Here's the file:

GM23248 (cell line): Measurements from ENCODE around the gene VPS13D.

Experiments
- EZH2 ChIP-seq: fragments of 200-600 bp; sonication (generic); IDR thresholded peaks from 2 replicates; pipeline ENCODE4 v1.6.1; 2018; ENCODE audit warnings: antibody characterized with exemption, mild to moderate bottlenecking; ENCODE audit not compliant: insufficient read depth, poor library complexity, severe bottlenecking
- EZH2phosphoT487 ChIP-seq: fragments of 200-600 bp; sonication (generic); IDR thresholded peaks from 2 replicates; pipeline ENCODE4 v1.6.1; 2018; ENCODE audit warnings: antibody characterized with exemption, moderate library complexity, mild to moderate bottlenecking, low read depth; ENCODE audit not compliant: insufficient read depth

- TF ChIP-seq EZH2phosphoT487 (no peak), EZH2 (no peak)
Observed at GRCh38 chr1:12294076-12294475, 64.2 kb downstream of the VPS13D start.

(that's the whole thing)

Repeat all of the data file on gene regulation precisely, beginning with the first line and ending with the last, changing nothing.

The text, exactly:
GM23248 (cell line): Measurements from ENCODE around the gene VPS13D.

Experiments
- EZH2 ChIP-seq: fragments of 200-600 bp; sonication (generic); IDR thresholded peaks from 2 replicates; pipeline ENCODE4 v1.6.1; 2018; ENCODE audit warnings: antibody characterized with exemption, mild to moderate bottlenecking; ENCODE audit not compliant: insufficient read depth, poor library complexity, severe bottlenecking
- EZH2phosphoT487 ChIP-seq: fragments of 200-600 bp; sonication (generic); IDR thresholded peaks from 2 replicates; pipeline ENCODE4 v1.6.1; 2018; ENCODE audit warnings: antibody characterized with exemption, moderate library complexity, mild to moderate bottlenecking, low read depth; ENCODE audit not compliant: insufficient read depth

- TF ChIP-seq EZH2phosphoT487 (no peak), EZH2 (no peak)
Observed at GRCh38 chr1:12294076-12294475, 64.2 kb downstream of the VPS13D start.